Fangoria February - Night of the Living Dead!

Fangoria February is a month long celebration dedicated to the grooviest horror movie magazine ever created... FANGORIA!

A bit of sad news to report before we get to today's Fangoria February post. Bill Hinzman, the actor who famously portrayed the cemetery zombie during the opening scene of George Romero's 'Night of the Living Dead' has passed away. Bill has forever cemented his legacy as being one of the very first actors to portray a zombie in a major motion picture. This post is dedicated to the memory of Bill Hinzman, may one day he rise from the grave and reek havoc on us all! Your body may be gone but your image will live on forever.
Click for Larger Image!
Much has been wrote about George Romero's landmark film 'Night of the Living Dead' throughout the years. So when the films 20th anniversary came crawling up, Fangoria jumped at the opportunity to pay homage to the film. What follows is a really interesting look back at the flick. The photograph I chose for this article was from a small section, smack dab in the middle of a much larger spread, about the colorization of the film. But it goes much deeper than simply hyping up a colorized re-release of the film, which reportedly cost a quarter of a million dollars to make.

As per usual Fangoria charm, they don't spend as much time as you would think trying to sell you any merchandise related to 'Night of the Living Dead' ... although they do make mention of the fact that you can purchase 'The Complete NIGHT OF THE LIVING DEAD Filmbook by John Russo' for only $9.95 (plus $2.50 postage!). Instead they take the time to track down almost all of the films cast for retrospective interviews. I say most because according to this piece Keith Wayne, who played "Tom" (the younger male character) was apparently nowhere to be found. As a matter of fact as of the time of this article, nobody had heard from him in many years. (sadly Keith committed suicide in September of 1995)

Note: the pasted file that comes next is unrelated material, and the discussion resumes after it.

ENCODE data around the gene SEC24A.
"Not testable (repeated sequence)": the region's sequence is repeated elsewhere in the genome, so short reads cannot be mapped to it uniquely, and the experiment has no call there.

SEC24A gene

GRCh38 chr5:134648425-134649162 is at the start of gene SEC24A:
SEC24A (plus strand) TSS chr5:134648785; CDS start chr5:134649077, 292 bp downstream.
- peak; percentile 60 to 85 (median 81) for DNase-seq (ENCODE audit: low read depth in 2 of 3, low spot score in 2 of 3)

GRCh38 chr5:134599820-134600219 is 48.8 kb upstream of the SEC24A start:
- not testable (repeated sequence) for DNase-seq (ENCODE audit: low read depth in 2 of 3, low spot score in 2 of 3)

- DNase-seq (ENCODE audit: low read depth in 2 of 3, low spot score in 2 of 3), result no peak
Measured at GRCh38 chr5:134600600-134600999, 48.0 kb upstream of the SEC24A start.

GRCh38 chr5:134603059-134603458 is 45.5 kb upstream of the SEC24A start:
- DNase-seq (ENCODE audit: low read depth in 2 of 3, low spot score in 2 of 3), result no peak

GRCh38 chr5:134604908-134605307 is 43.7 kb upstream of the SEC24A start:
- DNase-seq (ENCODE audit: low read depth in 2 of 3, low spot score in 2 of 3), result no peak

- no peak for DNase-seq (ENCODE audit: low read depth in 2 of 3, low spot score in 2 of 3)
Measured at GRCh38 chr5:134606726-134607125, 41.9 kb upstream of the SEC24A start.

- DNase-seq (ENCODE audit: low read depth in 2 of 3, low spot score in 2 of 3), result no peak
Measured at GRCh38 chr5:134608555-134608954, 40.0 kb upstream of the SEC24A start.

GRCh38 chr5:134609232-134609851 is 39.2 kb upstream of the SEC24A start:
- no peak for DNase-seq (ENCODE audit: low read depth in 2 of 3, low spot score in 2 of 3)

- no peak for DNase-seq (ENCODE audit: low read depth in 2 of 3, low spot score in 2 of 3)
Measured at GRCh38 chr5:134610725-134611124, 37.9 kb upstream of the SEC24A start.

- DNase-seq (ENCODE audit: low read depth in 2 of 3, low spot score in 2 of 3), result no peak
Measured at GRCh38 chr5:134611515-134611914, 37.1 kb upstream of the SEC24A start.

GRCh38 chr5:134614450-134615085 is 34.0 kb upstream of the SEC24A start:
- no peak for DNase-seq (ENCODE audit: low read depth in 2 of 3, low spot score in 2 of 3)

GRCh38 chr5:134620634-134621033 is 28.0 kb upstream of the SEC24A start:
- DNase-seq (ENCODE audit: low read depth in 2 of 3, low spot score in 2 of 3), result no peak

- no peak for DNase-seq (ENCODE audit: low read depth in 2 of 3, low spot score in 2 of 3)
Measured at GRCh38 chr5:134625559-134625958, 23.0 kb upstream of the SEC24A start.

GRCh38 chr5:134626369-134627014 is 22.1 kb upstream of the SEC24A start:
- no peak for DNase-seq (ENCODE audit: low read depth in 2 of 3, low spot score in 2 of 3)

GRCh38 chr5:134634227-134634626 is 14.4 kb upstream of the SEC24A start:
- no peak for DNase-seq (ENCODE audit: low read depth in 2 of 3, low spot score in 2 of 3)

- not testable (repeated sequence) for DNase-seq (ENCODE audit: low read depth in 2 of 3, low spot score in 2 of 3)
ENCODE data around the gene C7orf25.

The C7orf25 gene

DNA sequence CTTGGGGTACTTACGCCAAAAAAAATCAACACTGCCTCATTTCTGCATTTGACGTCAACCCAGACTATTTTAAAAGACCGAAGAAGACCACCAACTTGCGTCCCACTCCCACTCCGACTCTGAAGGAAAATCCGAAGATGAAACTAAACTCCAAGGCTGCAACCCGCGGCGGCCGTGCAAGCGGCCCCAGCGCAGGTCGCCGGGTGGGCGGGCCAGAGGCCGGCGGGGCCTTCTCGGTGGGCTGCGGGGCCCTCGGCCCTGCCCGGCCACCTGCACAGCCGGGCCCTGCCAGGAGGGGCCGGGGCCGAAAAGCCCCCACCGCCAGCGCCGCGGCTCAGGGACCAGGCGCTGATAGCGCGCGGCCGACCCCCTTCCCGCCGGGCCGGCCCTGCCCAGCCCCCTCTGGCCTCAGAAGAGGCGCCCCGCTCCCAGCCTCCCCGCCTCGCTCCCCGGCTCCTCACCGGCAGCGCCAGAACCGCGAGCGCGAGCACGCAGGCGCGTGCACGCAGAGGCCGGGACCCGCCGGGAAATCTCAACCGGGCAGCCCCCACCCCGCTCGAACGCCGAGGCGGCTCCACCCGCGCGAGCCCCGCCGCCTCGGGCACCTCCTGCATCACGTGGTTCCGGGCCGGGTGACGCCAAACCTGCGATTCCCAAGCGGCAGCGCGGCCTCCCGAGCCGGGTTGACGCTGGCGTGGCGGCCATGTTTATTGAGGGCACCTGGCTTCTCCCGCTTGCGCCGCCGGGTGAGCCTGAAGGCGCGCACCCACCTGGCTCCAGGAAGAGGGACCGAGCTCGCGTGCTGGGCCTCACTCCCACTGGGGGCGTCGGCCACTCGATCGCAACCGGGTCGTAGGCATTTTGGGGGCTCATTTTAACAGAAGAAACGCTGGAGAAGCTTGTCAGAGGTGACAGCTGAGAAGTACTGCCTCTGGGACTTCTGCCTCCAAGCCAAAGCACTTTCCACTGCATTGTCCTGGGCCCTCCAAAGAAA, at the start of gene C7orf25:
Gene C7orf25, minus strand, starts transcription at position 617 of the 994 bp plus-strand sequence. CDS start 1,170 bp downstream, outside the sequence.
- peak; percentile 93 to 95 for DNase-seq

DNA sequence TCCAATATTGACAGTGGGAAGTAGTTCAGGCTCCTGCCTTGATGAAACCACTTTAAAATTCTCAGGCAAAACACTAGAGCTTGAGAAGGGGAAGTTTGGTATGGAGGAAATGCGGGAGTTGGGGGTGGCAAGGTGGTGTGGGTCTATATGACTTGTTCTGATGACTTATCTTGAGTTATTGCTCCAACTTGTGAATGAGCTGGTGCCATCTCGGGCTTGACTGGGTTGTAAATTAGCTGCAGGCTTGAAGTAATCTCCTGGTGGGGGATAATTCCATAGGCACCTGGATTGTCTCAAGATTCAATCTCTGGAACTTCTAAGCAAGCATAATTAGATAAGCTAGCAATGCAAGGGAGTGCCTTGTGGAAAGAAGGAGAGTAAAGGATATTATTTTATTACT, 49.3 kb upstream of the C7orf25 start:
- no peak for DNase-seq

All of the actors that did partake in this interview give very heartfelt responses and all generally seem to have fond memories of the film. Interestingly enough the actor who gives by far the largest interview is none other than the late Bill Hinzman. Who talks in great detail about his time on the film, working with Romero on other projects, and his dreams of directing his own feature length film. Hinzman would fulfill this dream with 1986's 'The Majorettes' and 1988's 'Flesheater'. Although he teases a project that he has in mind which "is horror but with a religious setting. It takes place in a convent." that I do not believe he ever made.

It is article like these that really make Fangoria so much fun to read. It is nothing but pure fan service with very little persuasion towards getting you to purchase any 'Night of the Living Dead' merchandise. It is nice to see them treat the film with so much respect, even when talking about the colorized re-release they spend plenty of time talking about why it might be a bad thing. 'Night of the Living Dead' was and is a classic film and it is nice to see Fangoria treat it as such.